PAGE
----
McCain:  'No Reason to Force' Transgender Service Members 'to Leave Military'
Miriam Wasser

McCain: 'No Reason to Force' Transgender Service Members 'to Leave Military'

Senator John McCain criticized President Donald Trump's Wednesday morning tweets stating the military would not "accept or allow" transgender people to serve in the military.

In a statement, the Republican Senate Armed Services Committee chairman and one of the nation's most famous prisoners of war called the tweets aiming to reinstate the U.S. ban on transgender people serving in the military "unclear."

"There is no reason to force service members who are able to fight, train, and deploy to leave the military —regardless of their gender identity," McCain's statement read.

McCain said policy decisions would not be made by his committee until a Department of Defense study looking into medical costs and military readiness of transgender individuals had been completed and "thoroughly reviewed by the Secretary of Defense, our military leadership, and the Congress."

McCain was one of multiple members of Congress, including Iowa veteran and Republican Senator Joni Ernst, to push back against Trump's indication that transgender individuals would be barred from serving "in any capacity" in the U.S. military.

The Arizona senator couldn't help throwing shade at the president's platform of choice: Twitter.

"The president’s tweet this morning regarding transgender Americans in the military is yet another example of why major policy announcements should not be made via Twitter," the statement read.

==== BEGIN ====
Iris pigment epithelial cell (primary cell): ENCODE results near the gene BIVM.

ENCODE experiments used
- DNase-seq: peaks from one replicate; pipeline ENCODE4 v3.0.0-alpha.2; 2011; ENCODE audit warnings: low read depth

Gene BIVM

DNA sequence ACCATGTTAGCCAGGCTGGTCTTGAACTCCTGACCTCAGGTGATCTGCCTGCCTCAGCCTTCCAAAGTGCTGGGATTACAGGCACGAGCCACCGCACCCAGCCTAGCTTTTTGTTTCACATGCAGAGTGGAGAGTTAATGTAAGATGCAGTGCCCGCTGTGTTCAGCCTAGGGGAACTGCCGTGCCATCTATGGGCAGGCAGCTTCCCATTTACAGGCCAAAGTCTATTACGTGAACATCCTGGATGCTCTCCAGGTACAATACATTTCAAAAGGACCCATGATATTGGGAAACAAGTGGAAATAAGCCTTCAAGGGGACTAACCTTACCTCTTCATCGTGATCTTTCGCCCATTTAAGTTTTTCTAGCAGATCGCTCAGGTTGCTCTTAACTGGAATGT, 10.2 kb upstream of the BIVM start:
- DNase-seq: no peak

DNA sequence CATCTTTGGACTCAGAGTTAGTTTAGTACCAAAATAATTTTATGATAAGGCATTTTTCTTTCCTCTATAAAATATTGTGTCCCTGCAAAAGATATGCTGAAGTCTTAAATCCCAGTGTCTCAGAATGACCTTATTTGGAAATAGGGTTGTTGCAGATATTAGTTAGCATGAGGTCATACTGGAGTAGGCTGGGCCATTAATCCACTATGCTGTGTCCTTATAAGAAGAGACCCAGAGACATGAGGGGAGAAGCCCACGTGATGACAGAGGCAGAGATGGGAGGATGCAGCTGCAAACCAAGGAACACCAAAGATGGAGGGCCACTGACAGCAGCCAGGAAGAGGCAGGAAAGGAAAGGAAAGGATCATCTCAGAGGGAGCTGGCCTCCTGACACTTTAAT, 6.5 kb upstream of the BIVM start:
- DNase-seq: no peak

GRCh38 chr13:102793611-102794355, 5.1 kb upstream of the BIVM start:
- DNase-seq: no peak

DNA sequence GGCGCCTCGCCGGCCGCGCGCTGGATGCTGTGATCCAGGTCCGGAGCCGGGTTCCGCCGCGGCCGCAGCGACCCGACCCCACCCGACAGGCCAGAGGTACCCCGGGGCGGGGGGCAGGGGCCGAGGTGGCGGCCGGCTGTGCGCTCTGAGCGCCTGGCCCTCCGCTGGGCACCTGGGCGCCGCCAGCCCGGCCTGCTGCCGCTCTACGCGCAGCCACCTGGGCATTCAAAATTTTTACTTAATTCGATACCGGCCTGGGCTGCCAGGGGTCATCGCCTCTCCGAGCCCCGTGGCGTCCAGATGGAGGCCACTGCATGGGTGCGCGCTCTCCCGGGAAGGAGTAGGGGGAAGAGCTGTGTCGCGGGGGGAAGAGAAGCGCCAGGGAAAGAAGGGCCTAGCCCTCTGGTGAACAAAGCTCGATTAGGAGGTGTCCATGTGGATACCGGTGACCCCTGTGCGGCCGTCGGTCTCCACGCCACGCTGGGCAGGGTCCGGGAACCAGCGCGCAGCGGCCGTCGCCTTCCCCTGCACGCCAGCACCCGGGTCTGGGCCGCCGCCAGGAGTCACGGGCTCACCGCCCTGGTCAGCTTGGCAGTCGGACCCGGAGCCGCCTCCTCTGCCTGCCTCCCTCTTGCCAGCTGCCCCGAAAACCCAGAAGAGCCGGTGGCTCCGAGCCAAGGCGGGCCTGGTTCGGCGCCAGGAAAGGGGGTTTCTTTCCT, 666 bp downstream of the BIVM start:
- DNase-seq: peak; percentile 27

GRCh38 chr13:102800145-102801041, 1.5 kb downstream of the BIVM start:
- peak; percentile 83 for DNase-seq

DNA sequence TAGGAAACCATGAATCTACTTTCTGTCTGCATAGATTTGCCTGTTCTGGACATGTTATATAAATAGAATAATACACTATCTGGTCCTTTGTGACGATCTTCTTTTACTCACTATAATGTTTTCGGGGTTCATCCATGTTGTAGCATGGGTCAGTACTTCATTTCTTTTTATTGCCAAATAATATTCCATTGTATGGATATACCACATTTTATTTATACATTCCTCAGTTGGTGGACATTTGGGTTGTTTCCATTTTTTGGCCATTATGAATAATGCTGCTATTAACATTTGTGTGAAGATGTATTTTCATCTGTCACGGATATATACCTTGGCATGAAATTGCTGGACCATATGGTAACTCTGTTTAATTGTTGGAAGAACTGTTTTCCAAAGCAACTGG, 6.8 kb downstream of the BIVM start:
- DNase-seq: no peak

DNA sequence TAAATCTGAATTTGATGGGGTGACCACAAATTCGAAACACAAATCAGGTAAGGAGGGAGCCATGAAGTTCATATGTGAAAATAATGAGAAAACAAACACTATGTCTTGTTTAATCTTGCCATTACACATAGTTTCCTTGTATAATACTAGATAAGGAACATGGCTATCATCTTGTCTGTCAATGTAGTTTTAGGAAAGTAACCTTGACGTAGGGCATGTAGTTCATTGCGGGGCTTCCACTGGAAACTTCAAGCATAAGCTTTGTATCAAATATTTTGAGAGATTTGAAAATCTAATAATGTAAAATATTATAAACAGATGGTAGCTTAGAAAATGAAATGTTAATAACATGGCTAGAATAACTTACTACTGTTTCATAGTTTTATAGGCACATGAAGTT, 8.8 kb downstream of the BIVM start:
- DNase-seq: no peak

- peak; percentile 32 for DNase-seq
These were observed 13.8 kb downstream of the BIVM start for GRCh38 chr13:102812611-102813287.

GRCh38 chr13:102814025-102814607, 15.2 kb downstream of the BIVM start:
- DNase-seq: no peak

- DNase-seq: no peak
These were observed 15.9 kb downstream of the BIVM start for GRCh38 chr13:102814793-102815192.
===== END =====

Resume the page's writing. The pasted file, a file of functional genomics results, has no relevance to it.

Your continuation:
Meanwhile, LGBTQ groups around Arizona thought the president's tweets were more than just a little "unclear.

Phoenix Pride, an LGBTQ advocacy group, put out a statement Wednesday afternoon condemning Trump's tweets.

"President Donald Trump’s tweet this morning proposing an all-out ban on transgender individuals serving ‘in any capacity in the U.S. Military' is misguided, hateful, and founded on a false premise that will only serve to increase hatred and intolerance toward transgender men and women," the statement read.

Phoenix Pride spokesperson Jeremy Helfgot said he didn't know whether the tweets would incite an actual policy change, but said Trump's sentiment created a stigma whether it enacted change.

"It's difficult to know if this is actually going to have any impact other than the terrible stigma it immediately assigns to those [transgender] individuals," Helfgot told the Phoenix New Times. "To single them out and say they're not fit to serve is completely offensive and frankly just wrong."

Trans Queer Pueblo, an LGBTQ organization working to provide support for the LGBTQ migrant community of color, shared a post from a Facebook user who had some choice words for the president.

"As commander-in-chief, the military are, technically, his employees, and I suppose he just wants to know for sure that, if he walks up to grab a pu**y, that's what he finds there," the Facebook post sharing a New York Times story about the tweets read.

According to a 2016 RAND Corporation study, of the 1.3 million active-duty members of the military, about 2,450 are transgender, though the study acknowledged it's difficult to estimate the number of transgender personnel in the military "due to current policies and a lack of empirical data."

In 2015, Arizona opened the nation's fourth trans-focused VA health clinic in Tucson.

The Department of Veterans Affairs Press Secretary, Curt Cashour, said the VA policy has not changed, despite Trump's tweets.

"We provide care, benefits, and other VA services to all veterans, including transgender veterans," Cashour said in an email statement.

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